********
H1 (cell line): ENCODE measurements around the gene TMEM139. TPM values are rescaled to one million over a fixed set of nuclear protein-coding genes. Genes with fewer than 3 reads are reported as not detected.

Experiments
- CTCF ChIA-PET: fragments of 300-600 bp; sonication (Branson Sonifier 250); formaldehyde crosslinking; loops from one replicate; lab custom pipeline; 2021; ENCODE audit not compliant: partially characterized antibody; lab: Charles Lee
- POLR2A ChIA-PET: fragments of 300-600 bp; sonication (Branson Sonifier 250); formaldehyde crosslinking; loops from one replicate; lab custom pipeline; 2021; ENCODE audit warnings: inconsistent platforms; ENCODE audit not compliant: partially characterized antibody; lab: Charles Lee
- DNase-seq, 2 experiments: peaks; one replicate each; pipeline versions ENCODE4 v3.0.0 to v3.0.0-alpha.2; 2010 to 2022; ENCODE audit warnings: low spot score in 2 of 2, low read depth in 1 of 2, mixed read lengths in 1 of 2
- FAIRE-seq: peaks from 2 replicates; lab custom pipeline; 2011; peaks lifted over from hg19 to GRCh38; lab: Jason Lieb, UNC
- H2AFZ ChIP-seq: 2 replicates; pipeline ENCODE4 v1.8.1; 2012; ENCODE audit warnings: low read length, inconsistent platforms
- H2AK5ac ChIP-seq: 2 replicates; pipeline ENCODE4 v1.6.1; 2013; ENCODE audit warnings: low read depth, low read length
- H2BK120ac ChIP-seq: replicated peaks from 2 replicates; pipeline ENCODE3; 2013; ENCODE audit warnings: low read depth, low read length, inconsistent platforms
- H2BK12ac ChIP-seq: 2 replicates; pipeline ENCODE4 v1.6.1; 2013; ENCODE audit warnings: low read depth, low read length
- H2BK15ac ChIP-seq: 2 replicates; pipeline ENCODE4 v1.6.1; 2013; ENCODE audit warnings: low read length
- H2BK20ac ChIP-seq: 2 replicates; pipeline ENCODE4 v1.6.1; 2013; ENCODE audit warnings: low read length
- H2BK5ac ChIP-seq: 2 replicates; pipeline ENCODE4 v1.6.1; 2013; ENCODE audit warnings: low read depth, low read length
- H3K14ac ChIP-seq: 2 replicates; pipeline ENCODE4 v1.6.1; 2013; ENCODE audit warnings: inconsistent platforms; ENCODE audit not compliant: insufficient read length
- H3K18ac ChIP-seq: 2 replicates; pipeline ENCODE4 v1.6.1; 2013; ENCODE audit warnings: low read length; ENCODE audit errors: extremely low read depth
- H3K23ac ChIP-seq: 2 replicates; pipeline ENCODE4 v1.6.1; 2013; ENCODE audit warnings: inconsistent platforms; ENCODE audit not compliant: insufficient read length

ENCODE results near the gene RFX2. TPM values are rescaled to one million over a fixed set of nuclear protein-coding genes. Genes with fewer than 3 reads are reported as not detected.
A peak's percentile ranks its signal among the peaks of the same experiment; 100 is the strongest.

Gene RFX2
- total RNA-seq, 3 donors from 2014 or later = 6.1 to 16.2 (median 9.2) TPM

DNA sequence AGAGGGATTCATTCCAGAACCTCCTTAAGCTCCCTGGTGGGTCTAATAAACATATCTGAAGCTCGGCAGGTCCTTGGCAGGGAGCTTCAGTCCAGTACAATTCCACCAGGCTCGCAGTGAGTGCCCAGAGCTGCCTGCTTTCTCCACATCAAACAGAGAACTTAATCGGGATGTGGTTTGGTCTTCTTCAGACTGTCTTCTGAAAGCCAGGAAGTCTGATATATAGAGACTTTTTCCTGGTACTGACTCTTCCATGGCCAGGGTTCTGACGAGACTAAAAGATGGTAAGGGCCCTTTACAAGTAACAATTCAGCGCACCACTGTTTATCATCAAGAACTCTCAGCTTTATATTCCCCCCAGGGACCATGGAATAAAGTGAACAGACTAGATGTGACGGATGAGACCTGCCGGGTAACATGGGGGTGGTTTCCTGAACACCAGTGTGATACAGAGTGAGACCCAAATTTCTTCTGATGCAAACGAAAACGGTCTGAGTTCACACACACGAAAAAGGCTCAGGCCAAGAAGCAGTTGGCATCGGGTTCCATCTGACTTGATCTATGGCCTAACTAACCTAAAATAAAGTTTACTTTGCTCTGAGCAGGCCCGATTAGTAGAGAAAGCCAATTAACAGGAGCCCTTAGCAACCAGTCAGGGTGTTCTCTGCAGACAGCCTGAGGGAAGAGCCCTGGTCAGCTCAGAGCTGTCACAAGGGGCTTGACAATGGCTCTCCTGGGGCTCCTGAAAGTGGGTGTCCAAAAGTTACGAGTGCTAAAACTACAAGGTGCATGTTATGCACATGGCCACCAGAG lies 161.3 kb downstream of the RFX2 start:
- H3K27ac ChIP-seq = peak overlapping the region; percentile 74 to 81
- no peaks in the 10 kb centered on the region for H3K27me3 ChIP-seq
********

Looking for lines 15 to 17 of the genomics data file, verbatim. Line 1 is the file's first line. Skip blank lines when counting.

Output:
- H3K18ac ChIP-seq: 2 replicates; pipeline ENCODE4 v1.6.1; 2013; ENCODE audit warnings: low read length; ENCODE audit errors: extremely low read depth
- H3K23ac ChIP-seq: 2 replicates; pipeline ENCODE4 v1.6.1; 2013; ENCODE audit warnings: inconsistent platforms; ENCODE audit not compliant: insufficient read length

ENCODE results near the gene RFX2. TPM values are rescaled to one million over a fixed set of nuclear protein-coding genes. Genes with fewer than 3 reads are reported as not detected.